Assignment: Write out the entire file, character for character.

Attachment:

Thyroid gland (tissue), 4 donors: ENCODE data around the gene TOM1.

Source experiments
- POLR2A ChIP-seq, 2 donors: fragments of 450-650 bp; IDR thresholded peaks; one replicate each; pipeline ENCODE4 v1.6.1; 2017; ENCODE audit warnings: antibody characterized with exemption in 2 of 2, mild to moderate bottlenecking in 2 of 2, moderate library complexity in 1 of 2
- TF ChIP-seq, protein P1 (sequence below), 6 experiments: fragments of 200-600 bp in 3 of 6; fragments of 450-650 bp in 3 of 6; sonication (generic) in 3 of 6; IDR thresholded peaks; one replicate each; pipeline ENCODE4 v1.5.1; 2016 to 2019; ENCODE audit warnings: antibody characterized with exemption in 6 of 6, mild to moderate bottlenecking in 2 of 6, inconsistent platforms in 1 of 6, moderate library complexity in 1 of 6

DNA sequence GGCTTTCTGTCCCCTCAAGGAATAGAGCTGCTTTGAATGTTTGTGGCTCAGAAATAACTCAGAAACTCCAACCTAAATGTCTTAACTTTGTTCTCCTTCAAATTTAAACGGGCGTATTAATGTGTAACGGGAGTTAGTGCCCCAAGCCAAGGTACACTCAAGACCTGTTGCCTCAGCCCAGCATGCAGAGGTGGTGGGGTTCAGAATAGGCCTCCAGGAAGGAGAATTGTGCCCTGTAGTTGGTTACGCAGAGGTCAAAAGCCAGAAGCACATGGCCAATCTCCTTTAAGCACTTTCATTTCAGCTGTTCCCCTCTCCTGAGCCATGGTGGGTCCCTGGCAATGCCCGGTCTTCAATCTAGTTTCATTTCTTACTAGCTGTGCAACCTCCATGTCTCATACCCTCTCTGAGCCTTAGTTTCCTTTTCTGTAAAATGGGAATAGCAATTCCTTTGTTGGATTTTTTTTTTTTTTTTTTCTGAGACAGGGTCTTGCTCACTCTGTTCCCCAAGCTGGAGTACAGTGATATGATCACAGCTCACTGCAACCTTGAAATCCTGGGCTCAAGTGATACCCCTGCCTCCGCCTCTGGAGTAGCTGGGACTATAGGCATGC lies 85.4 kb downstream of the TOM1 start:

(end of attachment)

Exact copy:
Thyroid gland (tissue), 4 donors: ENCODE data around the gene TOM1.

Source experiments
- POLR2A ChIP-seq, 2 donors: fragments of 450-650 bp; IDR thresholded peaks; one replicate each; pipeline ENCODE4 v1.6.1; 2017; ENCODE audit warnings: antibody characterized with exemption in 2 of 2, mild to moderate bottlenecking in 2 of 2, moderate library complexity in 1 of 2
- TF ChIP-seq, protein P1 (sequence below), 6 experiments: fragments of 200-600 bp in 3 of 6; fragments of 450-650 bp in 3 of 6; sonication (generic) in 3 of 6; IDR thresholded peaks; one replicate each; pipeline ENCODE4 v1.5.1; 2016 to 2019; ENCODE audit warnings: antibody characterized with exemption in 6 of 6, mild to moderate bottlenecking in 2 of 6, inconsistent platforms in 1 of 6, moderate library complexity in 1 of 6

DNA sequence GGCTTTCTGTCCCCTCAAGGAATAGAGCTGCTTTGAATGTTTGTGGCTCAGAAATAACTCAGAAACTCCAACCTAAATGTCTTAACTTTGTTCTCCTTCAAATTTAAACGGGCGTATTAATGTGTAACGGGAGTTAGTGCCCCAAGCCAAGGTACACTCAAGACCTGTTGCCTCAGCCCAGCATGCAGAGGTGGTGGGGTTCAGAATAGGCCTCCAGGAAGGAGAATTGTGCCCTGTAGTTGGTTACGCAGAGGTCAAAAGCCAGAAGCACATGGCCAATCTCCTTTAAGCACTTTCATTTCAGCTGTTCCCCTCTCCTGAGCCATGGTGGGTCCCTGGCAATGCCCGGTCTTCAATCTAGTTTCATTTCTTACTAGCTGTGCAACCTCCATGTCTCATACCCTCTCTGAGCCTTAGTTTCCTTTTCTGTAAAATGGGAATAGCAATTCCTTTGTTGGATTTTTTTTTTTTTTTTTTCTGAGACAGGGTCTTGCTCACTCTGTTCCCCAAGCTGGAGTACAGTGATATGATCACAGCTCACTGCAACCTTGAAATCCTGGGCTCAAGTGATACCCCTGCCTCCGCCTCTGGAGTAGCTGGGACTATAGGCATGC lies 85.4 kb downstream of the TOM1 start: